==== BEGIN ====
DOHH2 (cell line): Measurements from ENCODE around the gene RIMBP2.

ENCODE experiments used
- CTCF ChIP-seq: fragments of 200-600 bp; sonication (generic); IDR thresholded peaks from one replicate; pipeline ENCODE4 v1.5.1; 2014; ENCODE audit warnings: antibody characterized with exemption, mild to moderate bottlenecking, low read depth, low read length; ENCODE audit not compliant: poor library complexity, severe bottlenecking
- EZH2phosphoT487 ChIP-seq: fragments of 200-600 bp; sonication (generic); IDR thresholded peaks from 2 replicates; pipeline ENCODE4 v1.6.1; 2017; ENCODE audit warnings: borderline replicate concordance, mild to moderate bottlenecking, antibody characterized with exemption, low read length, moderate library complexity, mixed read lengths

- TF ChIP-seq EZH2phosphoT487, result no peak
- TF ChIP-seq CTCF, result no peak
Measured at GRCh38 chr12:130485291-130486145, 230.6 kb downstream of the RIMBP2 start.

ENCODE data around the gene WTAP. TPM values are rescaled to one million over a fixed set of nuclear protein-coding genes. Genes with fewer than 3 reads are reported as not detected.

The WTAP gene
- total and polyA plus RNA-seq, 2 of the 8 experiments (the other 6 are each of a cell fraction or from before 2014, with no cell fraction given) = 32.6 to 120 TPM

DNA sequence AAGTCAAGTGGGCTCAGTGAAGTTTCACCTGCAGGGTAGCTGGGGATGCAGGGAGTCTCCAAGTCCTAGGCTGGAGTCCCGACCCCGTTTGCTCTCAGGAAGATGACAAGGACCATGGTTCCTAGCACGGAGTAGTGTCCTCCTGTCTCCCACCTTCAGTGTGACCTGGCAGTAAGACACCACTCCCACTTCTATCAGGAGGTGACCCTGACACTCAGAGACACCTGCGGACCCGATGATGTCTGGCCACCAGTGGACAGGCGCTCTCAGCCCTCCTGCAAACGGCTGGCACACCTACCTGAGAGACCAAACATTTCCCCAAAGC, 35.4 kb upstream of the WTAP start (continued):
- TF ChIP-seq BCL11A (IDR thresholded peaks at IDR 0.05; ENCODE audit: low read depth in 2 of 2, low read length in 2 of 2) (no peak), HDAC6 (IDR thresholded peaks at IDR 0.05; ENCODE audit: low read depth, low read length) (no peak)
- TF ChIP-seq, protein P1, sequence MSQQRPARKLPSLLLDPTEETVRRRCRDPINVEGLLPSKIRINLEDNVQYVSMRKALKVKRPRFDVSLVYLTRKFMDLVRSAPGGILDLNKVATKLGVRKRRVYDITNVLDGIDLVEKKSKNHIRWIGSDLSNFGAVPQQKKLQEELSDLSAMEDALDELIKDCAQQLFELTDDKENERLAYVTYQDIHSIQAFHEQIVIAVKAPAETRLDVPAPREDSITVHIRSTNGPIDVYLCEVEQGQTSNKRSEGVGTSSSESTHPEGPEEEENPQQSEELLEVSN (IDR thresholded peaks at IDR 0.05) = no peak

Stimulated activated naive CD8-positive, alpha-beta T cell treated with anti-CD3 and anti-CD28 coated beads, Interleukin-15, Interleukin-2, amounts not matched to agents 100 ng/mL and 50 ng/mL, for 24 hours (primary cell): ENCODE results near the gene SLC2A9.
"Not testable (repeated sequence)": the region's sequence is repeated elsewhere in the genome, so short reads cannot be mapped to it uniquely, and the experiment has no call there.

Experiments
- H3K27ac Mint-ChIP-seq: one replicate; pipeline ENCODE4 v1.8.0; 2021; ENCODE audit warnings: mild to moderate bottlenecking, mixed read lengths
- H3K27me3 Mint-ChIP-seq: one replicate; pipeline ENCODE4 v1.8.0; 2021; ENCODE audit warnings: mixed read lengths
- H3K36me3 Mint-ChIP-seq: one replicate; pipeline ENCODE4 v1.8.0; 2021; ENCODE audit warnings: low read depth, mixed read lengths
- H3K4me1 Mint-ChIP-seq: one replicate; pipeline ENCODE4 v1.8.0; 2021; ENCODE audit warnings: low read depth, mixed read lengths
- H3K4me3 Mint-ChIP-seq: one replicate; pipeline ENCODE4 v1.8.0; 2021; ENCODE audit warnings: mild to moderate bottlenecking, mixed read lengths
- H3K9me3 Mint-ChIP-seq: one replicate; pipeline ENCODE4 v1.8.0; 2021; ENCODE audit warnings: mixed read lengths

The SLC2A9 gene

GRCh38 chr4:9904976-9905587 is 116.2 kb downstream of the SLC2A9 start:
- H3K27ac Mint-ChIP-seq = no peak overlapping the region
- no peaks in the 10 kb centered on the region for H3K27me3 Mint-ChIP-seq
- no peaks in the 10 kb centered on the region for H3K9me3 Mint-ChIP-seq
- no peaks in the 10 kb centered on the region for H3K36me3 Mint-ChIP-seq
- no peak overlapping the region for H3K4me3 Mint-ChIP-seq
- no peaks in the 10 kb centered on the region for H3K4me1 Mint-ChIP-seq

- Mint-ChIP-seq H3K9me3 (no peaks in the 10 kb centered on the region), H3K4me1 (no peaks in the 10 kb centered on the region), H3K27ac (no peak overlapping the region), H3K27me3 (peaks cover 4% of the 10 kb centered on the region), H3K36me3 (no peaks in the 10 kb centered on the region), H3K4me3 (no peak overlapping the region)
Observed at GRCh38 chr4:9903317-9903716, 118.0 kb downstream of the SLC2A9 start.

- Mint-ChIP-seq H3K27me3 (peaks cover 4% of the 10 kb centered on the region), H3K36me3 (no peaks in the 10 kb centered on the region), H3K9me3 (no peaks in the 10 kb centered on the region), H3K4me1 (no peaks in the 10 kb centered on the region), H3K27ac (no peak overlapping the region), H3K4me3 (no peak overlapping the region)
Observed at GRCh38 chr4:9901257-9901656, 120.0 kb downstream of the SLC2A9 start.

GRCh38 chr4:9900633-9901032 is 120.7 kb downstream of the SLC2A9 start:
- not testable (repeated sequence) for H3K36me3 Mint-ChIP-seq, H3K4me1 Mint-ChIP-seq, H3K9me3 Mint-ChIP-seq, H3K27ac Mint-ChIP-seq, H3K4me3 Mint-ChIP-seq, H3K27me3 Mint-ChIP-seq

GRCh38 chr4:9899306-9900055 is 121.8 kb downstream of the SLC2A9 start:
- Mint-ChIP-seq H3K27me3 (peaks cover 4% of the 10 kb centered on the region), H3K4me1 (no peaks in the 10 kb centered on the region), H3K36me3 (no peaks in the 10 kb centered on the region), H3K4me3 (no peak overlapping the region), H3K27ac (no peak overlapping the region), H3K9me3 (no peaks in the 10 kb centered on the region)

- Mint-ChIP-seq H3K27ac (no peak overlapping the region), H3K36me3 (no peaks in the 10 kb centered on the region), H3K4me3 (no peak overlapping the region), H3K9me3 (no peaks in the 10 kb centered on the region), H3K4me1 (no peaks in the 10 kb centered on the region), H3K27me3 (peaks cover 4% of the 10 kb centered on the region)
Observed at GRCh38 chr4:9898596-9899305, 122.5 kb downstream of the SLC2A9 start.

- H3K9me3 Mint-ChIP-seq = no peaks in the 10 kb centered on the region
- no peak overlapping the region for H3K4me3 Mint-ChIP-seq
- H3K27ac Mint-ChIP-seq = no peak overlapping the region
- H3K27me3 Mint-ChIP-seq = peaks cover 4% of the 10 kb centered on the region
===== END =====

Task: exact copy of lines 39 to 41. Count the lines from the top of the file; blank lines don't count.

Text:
- Mint-ChIP-seq H3K27ac (no peak overlapping the region), H3K36me3 (no peaks in the 10 kb centered on the region), H3K4me3 (no peak overlapping the region), H3K9me3 (no peaks in the 10 kb centered on the region), H3K4me1 (no peaks in the 10 kb centered on the region), H3K27me3 (peaks cover 4% of the 10 kb centered on the region)
Observed at GRCh38 chr4:9898596-9899305, 122.5 kb downstream of the SLC2A9 start.

- H3K9me3 Mint-ChIP-seq = no peaks in the 10 kb centered on the region